Is "Winter Coming" for CRE? Fundraising Experts Weigh in
To kick off a panel at DLA Piper's Global Real Estate Summit titled "Raising and Deploying Capital in a Fragile World," attendees first listened to an Urban Land Institute assessment of the CRE landscape.
"RE players want to believe that an unprecedented decade-plus of halcyon returns will endure indefinitely, but somehow sense ‘the boom is over'," said Stephen R. Quazzo, CEO of Pearlmark Real Estate, reading the ULI findings aloud at the Summit on September 26, 2017, in Chicago.
"What I didn't tell you," Quazzo added, "was that those were the emerging trends from 2007."
That year, of course, saw the beginnings of the global financial crisis, which led the world's economy to depths not seen in decades. Quazzo closed his opening remarks by saying, "For you ‘Game of Thrones' fans, winter is coming."
Some Pessimism, But Cautious Optimism, Too
Quazzo's panel included experienced fundraisers in a wide range of businesses – some who said they'd been defensive for years, including Leonard J. O'Donnell, president and CEO of the USAA Real Estate Company.
"We have a broad view that over the next two or three years, core values will more likely decline than increase," O'Donnell said. He said his company is looking beyond a market correction – and has been since 2013. If a correction happens in the next two or three years, the goal is to be in a good position to add value down the road, he said.
But other panelists, including Alan F. Riffkin, managing director of global investment bank Lazard, were more bullish – even as the memory of the Great Recession still resonates in the boardrooms.
"What I see among our clients is cautious optimism," he said. "All the things you'd worry about as a CEO or an investor haven't come to bear. But there is an angst … and that resonates with people on the board and how they have to think about returns over long horizons."
Benjamin S. Butcher, CEO of STAG Industrial, a real estate investment trust focused on the acquisition and operation of single-tenant, industrial properties throughout the United States, said the last downturn was a credit crisis, which historically necessitates longer recoveries. He said a recession could happen in the next year or so, but that not all sectors of the economy would be hit as hard.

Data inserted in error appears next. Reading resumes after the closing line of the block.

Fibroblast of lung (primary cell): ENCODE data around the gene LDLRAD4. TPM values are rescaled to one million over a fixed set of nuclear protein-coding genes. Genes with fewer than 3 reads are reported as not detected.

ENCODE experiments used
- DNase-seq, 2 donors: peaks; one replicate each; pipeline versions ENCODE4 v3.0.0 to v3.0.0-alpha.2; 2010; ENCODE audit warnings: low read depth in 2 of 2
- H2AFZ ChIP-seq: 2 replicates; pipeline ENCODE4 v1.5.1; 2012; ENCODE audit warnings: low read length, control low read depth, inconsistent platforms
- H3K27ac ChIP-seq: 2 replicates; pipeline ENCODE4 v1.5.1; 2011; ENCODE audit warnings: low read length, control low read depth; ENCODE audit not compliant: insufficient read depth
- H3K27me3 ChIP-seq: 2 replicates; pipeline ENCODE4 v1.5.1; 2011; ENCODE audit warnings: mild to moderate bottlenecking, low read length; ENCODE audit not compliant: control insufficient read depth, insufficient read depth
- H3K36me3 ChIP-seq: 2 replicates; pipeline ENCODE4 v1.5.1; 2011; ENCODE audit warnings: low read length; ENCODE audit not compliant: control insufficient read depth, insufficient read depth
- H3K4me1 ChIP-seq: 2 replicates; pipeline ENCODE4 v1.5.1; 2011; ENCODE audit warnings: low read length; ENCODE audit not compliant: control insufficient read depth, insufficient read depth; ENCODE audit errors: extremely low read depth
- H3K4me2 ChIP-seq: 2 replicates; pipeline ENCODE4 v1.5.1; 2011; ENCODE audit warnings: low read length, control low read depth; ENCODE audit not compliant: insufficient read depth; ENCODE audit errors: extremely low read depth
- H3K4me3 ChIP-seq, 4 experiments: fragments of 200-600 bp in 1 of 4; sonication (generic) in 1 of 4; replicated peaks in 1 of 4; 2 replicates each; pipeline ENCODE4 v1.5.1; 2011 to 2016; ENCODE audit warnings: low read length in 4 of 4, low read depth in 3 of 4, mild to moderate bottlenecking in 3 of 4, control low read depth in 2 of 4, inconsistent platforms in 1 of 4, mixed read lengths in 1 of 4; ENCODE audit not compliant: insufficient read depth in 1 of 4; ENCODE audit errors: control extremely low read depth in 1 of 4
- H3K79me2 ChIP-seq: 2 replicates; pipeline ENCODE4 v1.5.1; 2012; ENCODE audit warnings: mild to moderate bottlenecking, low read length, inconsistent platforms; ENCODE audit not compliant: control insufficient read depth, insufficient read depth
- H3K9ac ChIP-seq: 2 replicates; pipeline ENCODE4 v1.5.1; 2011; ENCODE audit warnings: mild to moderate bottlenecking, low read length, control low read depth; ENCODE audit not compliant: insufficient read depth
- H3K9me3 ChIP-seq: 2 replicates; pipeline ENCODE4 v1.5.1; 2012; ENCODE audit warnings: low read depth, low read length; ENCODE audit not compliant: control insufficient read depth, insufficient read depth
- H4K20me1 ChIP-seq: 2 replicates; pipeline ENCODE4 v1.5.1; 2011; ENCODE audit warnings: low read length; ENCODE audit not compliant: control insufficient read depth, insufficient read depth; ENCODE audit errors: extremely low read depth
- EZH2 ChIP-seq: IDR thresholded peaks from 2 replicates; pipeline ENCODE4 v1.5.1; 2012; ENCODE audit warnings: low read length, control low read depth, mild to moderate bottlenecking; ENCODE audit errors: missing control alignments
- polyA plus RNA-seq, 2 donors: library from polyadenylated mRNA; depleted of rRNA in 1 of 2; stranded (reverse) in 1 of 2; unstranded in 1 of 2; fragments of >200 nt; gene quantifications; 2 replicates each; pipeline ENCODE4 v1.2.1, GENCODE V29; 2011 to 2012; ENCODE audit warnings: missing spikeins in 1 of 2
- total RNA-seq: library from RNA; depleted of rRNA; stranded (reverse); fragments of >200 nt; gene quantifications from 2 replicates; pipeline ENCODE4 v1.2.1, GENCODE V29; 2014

"In our particularly parochial industry, the industrial industry, recessions aren't necessarily that bad," he said. "Industrial demand tends to follow GDP growth. In a recession, when tenant retention goes up, rent increases go down, so your near-team results are better, your results two or three years out are a little bit worse. But it's not really a big deal.
"We've got kind of an `everything's-going-to-be-OK' view."
A Long Cycle with Slow and Steady Growth
The current economic cycle is the fourth-longest in history, said Glenn M. Johnson, who works with a range of institutional investors as a managing director at Clarion Partners. Overall fundamentals, Johnson said, remain quite strong, with low interest rates and cumulative supply that is significantly below previous recovery periods.
"That tells us a lot about some of the mistakes that have been made in the past," he said. "If you look at the slope of the line of recovery, it's well below the different recessions over time, the different downturns. We think that's the way it's going to go, we think it's going to be slow and steady. We don't fear runaway inflation for a number of reasons.
"I certainly wouldn't characterize our view as defensive. Smart, both eyes open? Absolutely. But we're full steam ahead."
What are the Weak Spots?
Quazzo asked whether there were potential weak spots, and panelists noted extremely high rents in some gateway cities as well as the struggling suburban office sector and retail sectors. O'Donnell said his favorite saying was "retail isn't overbuilt – it's underdemolished."
"Whether it's 300, 400 or 500 malls that are going to survive and be repurposed, we think there's an opportunity to be part of the repurposing of those malls," he said. This reflected DLA Piper's 2017 State of the Market Survey, which found that 68 percent of respondents believe smart retail companies would find the right balance between brick and mortar and e-commerce through omni-channel retailing. Another 21 percent said retail would be successful in its repositioning through new mixed-use projects and redevelopment and repositioning of existing shopping centers.
Quazzo, attempting to sum up the prevailing view from the Summit regarding CRE, said the United States has a benign economy, with the biggest worry coming from escalating tensions with North Korea. In response, O'Donnell repeated something he recently said to his board.
"We may have a big recession," he said, "but it won't be real estate's fault this time."